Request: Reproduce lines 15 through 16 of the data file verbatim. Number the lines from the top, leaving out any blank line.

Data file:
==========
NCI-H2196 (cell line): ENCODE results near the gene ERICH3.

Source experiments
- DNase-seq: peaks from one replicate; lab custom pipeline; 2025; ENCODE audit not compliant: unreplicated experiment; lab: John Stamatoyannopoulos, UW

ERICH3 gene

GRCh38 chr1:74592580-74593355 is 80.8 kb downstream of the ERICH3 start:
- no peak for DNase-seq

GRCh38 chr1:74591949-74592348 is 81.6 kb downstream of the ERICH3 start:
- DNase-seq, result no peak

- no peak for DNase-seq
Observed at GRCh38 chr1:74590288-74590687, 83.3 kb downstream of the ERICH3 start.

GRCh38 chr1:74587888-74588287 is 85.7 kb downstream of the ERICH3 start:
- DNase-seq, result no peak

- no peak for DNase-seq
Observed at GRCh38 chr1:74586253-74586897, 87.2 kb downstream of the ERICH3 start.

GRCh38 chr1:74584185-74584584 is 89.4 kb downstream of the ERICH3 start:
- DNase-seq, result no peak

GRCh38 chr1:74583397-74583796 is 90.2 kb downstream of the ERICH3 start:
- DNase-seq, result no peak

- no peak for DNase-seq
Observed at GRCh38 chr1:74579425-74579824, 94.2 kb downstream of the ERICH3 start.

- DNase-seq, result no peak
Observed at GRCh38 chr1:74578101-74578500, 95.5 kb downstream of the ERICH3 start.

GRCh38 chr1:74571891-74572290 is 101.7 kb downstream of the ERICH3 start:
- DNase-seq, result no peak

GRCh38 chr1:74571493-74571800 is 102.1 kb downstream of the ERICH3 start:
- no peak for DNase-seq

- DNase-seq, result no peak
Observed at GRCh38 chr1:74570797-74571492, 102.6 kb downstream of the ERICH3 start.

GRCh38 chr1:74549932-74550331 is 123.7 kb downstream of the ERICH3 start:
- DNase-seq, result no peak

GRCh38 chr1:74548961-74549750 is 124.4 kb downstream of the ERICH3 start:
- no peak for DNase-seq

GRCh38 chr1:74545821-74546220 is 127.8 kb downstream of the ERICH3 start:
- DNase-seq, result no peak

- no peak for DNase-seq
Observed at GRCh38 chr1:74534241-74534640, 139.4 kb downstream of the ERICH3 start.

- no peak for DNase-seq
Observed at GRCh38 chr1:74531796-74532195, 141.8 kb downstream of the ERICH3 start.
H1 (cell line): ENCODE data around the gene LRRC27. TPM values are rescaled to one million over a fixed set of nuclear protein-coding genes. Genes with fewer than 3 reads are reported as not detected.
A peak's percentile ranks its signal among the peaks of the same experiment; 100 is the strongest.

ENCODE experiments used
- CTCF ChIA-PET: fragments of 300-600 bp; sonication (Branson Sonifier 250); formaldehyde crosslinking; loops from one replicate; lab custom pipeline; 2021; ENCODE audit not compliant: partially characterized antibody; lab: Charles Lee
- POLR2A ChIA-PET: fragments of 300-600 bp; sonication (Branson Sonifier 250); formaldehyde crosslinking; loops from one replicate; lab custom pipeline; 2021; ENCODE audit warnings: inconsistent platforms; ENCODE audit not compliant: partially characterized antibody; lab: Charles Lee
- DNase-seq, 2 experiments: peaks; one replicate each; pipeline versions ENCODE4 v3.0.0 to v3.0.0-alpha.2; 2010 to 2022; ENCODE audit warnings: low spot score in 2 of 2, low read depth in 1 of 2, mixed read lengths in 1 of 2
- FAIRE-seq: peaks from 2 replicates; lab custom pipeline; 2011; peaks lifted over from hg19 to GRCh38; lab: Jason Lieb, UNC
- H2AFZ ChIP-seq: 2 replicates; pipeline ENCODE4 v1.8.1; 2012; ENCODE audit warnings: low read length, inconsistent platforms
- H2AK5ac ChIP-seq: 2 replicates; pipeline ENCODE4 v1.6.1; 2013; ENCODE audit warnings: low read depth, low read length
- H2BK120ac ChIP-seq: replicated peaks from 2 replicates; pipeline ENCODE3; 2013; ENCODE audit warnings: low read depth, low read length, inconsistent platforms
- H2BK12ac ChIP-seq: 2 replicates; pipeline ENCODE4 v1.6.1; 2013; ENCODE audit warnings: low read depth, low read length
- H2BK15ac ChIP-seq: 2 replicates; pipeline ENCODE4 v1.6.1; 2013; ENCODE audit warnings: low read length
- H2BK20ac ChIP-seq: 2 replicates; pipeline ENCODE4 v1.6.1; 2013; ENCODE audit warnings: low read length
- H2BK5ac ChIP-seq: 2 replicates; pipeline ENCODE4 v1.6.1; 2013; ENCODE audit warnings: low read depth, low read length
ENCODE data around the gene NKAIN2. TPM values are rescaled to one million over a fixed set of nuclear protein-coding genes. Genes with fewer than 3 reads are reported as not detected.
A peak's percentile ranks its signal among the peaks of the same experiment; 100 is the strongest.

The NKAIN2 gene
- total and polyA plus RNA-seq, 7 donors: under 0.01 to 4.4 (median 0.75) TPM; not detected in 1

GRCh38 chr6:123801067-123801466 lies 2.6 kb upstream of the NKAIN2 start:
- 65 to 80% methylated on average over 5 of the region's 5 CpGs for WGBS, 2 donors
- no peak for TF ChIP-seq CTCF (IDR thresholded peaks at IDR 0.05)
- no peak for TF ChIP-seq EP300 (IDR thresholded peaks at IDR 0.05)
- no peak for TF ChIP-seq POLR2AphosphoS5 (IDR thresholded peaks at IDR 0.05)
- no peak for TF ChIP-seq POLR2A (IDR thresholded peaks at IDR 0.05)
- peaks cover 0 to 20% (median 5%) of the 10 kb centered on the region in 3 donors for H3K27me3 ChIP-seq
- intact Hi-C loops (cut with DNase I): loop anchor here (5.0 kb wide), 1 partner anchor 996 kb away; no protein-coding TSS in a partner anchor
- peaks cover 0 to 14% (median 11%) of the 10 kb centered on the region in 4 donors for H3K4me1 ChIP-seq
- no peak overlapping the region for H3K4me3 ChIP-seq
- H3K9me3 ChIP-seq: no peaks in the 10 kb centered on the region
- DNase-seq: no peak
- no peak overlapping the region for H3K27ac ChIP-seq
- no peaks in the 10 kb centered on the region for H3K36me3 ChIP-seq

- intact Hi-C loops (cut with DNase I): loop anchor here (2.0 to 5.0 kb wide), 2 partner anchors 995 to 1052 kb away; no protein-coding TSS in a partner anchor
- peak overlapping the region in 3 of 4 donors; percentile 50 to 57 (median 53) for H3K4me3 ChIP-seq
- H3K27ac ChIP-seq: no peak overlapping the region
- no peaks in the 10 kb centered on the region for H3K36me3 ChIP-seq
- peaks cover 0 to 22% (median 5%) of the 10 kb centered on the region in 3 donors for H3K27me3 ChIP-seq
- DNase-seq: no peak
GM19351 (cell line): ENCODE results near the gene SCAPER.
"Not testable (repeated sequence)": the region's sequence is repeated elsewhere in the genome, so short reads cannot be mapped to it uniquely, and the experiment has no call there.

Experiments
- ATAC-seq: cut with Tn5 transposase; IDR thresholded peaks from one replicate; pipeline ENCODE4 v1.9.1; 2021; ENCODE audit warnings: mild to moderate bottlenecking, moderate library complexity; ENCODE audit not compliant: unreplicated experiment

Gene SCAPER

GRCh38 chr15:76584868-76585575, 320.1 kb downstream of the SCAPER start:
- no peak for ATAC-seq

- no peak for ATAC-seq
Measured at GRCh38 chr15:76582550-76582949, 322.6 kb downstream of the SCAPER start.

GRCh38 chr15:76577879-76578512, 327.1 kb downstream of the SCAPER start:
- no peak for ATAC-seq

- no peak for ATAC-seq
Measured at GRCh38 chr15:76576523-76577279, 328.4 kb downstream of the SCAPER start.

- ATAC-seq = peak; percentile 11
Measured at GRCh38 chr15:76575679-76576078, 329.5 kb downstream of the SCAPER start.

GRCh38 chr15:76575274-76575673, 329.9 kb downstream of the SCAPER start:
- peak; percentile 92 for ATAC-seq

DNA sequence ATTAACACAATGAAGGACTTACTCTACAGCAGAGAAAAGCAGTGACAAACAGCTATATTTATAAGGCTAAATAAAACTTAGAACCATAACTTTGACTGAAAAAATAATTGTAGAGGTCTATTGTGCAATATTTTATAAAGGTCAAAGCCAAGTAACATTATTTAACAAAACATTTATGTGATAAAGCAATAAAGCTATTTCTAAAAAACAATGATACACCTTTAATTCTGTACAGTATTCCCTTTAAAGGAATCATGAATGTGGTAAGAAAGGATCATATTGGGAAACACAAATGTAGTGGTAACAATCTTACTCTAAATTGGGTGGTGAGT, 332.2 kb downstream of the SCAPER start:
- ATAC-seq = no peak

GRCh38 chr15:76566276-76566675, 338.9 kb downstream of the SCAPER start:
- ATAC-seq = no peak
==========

GRCh38 chr1:74584185-74584584 is 89.4 kb downstream of the ERICH3 start:
- DNase-seq, result no peak